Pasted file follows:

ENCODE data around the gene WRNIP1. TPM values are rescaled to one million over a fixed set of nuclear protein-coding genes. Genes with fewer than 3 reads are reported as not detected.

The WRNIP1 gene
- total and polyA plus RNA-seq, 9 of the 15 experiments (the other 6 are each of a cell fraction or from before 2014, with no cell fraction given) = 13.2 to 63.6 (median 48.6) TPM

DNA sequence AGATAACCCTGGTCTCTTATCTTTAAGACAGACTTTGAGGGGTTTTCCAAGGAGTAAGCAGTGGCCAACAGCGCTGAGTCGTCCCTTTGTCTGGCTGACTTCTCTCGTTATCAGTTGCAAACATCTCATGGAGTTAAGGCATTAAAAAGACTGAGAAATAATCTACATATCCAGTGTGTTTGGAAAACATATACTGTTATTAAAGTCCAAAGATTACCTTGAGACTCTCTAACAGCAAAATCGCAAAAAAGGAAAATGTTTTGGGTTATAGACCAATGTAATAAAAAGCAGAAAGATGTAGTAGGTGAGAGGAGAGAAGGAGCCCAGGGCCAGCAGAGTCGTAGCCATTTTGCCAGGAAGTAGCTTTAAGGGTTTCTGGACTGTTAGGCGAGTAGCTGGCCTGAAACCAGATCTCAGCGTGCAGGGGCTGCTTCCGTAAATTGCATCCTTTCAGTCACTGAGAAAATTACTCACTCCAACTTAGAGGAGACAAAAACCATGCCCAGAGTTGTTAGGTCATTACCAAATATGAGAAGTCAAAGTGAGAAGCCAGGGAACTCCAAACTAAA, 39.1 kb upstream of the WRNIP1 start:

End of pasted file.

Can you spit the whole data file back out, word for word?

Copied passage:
ENCODE data around the gene WRNIP1. TPM values are rescaled to one million over a fixed set of nuclear protein-coding genes. Genes with fewer than 3 reads are reported as not detected.

The WRNIP1 gene
- total and polyA plus RNA-seq, 9 of the 15 experiments (the other 6 are each of a cell fraction or from before 2014, with no cell fraction given) = 13.2 to 63.6 (median 48.6) TPM

DNA sequence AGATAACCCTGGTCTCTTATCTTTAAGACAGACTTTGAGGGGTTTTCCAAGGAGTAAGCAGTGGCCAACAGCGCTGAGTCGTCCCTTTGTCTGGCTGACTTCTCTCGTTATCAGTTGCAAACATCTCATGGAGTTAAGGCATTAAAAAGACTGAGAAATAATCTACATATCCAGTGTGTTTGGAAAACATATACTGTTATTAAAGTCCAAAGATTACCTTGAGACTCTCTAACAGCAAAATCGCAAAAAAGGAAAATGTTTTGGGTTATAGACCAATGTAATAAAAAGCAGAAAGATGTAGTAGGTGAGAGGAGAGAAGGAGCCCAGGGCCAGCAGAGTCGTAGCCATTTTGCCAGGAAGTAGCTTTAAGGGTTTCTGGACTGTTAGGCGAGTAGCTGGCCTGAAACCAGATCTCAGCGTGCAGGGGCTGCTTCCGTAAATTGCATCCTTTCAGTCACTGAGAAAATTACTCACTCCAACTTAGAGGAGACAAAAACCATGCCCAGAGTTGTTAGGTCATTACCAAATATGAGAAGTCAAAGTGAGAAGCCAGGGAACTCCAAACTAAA, 39.1 kb upstream of the WRNIP1 start: